“Be it ever so humble, home time is the best time. And because we cherish our dwellings, we have become a world of builders, home improvers and magazine clippers, longing to read about others like us.
Always on the lookout for new ways to work with awkward spaces or how to freshen up an existing scheme, I scour design books, magazines and Pinterest for ideas. I’m a clipper, pinner and curious about individuals who believe a house can never have too much personality.
“At Home With Town & Country” (Hearst Books, 2010) is Town & Country magazine’s first book dedicated to exterior and interior design. Its 384 pages explore the idea that houses, like people, are forever on the cusp of change and are records of a highly ephemeral art form.
People, who dwell in and with works of art are as varied as the homes they choose and the pieces they collect.
Eye for the exotic
Donghia, a self-described nomad, is an independent textile designer, home furnishings consultant and owner of a treasure trove of textiles.
Drawing on scrapbooks that combine written notes, sketches and photographs, she creates a flow of information that influences her designs while her design process informs what she collects.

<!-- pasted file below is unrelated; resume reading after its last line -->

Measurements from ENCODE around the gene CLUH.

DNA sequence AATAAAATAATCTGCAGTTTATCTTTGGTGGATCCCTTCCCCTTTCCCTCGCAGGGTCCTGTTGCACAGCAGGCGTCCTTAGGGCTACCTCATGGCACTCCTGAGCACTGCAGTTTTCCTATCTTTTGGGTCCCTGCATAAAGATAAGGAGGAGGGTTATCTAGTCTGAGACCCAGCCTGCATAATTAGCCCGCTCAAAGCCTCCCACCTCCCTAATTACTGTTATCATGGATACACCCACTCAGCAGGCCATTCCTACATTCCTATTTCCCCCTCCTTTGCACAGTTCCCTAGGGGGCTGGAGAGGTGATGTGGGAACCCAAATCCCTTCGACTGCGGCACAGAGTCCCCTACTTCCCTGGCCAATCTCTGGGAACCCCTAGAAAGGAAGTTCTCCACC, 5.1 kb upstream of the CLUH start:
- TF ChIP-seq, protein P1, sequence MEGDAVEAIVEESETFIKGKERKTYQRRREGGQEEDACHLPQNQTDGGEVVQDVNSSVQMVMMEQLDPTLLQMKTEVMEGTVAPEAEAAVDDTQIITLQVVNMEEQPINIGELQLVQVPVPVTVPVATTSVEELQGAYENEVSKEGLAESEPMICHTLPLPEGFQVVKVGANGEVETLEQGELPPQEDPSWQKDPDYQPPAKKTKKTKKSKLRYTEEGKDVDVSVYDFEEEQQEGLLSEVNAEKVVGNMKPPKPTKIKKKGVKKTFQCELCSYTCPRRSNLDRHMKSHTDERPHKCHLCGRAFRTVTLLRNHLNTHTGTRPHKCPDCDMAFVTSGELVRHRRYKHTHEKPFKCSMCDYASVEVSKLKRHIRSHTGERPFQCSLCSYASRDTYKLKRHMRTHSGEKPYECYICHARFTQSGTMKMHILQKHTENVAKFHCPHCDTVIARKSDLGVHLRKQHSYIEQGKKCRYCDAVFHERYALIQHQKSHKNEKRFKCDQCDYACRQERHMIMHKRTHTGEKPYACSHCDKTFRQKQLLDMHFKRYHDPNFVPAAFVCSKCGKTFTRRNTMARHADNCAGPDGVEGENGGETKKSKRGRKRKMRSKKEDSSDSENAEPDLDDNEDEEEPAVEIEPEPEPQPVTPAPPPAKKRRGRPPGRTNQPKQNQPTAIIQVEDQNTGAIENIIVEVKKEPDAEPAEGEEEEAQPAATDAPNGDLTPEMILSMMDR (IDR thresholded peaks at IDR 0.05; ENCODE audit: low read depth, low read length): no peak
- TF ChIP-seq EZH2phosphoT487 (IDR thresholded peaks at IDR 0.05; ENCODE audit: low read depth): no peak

“Everything I collect has patina, character and depth because you can see the human hand. I also believe things that are frayed and faded bring positive energy to a space.
Asked which one fabric she loves above all, Donghia answers without hesitation, “Linen. I love that it marks and wrinkles.”
The pair has a mutual affection of kitsch, from the pink Buddha coin bank to the Andy Warhol volcano print. And then there is Dora’s love of comfort, reflected in the modern-day opium den that is the library — with low Moroccan tables, a 19th century French chinoiserie daybed and velvet arm chairs.
“I have this rather Renaissance idea of collecting,” Manfredi said. “I think that things should be able to live together with certain rhyme and reason. The objects we love the most are the ones that represent different stages of our lives. One might say that not everything here goes together or is of top quality, but in my philosophy that’s not important. I think an obsessiveness about quality can be a bit stifling — it’s not heartwarming, and it also doesn’t tell you very much about the owner’s intellectual trip.”